Connect the dots among the three big moves Google made this month to dump Motorola, snatch up Nest, and make peace with Samsung, and what do you get?
I see the end of the smartphone era -- or more accurately, the international consumer love affair with smartphones. The honeymoon is over. I'm calling it now.
Google's decision to sell Motorola's mobile assets (sans a majority of its IPs) to Chinese behemoth Lenovo isn't exactly signaling Google's defeat, or even America's defeat against China.
I see some overheated media reports blaming Google for failing to deliver its promise: "...to reinvent mobile hardware with Motorola's new phones, and directly compete with Apple by owning both mobile hardware and software."
Just as much as I want to keep manufacturing jobs in America, I don't fault Google for this decision. The new Google-Lenovo deal shows a significant recognition by Google that the company has little to gain by hanging on to the smartphone hardware business.
Added values are in peripherals
Now, contrast this decision against Google's $3.2 billion purchase of Nest.
Nest's Learning Thermostat and Protect smoke and carbon monoxide alarm are both designed to connect to one receiver: the Nest app on a smartphone.
The value here isn't the smartphone itself, but in peripherals -- the software and hardware that run Nest. The smartphone, a mere messenger for these functions, is fast becoming a commodity.
To be sure, I'm not forecasting the eclipse of the smartphone. Smartphones will still be ubiquitous for years to come, their value intact. But the smartphone's key function will be a modem, attached to a myriad of connected devices and technologies.
In short, the world is about to flip.
Gone is the conventional wisdom of cramming more and more bells and whistles into smartphones so that smartphones can morph into something else. Emerging is a new world where the existence of smartphones is a given. Added value, where new competition will unfold, is not in smartphones themselves, but in "peripherals" (some call it the Internet of Things) that will leverage the smartphone's connectivity.
Now, let's add these two events (dumping Motorola and buying Nest) to last Sunday's patent truce between Google and Samsung.
That move will "short circuit" the drawn-out legal wrangling we see today, as Francis Sideco, senior director of consumer electronics and communications technologies at IHS, told EE Times. The "eventual reality" perceived by both companies is that nobody wins hands down in any litigation. While winning some individual cases and losing some, the net loss for both sides is in time and energy, and in the vast sums squandered on lawyers, Sidesco explained.
But more to the point, the significance of the Google/Samsung cross-licensing agreement, as Ron Epstein, principal at Epicenter IP Group, put it earlier this week, is this: "The [smartphone] platform battle -- initiated by patent wars -- is coming to an end."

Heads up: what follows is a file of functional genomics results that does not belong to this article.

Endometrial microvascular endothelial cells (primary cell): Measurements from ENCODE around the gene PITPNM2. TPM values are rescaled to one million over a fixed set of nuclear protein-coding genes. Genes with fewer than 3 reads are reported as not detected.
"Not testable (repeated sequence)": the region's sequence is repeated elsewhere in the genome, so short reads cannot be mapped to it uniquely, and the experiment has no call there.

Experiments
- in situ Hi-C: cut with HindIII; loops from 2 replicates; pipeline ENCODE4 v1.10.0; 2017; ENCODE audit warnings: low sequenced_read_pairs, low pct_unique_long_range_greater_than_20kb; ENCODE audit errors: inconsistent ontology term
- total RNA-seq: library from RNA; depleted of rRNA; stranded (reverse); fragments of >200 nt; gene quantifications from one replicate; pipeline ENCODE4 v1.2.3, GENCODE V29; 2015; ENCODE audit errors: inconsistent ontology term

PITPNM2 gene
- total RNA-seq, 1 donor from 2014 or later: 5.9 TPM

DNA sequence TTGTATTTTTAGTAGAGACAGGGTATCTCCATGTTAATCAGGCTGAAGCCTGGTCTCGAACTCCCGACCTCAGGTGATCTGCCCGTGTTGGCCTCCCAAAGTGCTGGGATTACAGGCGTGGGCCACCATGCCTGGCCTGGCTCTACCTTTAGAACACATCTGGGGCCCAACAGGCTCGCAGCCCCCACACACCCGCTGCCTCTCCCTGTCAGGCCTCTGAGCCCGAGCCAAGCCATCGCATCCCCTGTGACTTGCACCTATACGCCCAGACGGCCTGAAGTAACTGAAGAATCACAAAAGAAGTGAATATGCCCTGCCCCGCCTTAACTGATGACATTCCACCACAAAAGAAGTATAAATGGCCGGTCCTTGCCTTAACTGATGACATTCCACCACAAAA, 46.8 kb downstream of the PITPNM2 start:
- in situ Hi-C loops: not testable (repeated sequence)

Clearly, both Google and Samsung are seeing the value of doing business together by trading patents.
The flip side of this détente, though, is the maturing of the smartphone business. If we were still in the early days of smartphone innovation, this wouldn't have happened.
The end of an era
The end of an era for smartphones is a difficult prospect to face. After all, the smartphone market has been the engine of the electronics industry in the last several years. And yet, think about this: For a few years, other than the screen size of a handset, the industry hasn't been able to significantly improve or differentiate the smartphones on the market today.
The state of the smartphone industry today bears a striking resemblance to the moment in 2005 when the novelty of notebook computers began wearing off and IBM sold its PC business to Lenovo.
The difference now is that the PC business then was predominantly owned by Taiwanese (and some Japanese) companies. The smartphone business for the next decade will be dominated by (mainland) Chinese OEMs including Lenovo, Huawei, ZTE, and many other names still unfamiliar in the United States yet.
As many of my engineer friends in China would tell me, Lenovo has a stellar reputation for technology, quality, talent, and discipline. (In contrast, from what I gather about ZTE, not so much.) Lenovo is also ambitious. Last year, it even assembled a team of engineers to start developing its own application processors for smartphones -- in order to differentiate their products.
Nobody better take lightly what Lenovo can do.
In an environment that will be marked by a declined smartphone innovation, Apple's next move -- virtually the first major initiative in the post-Steve Jobs era -- will be huge.
This article was originally published on EBN's sister publication EE Times.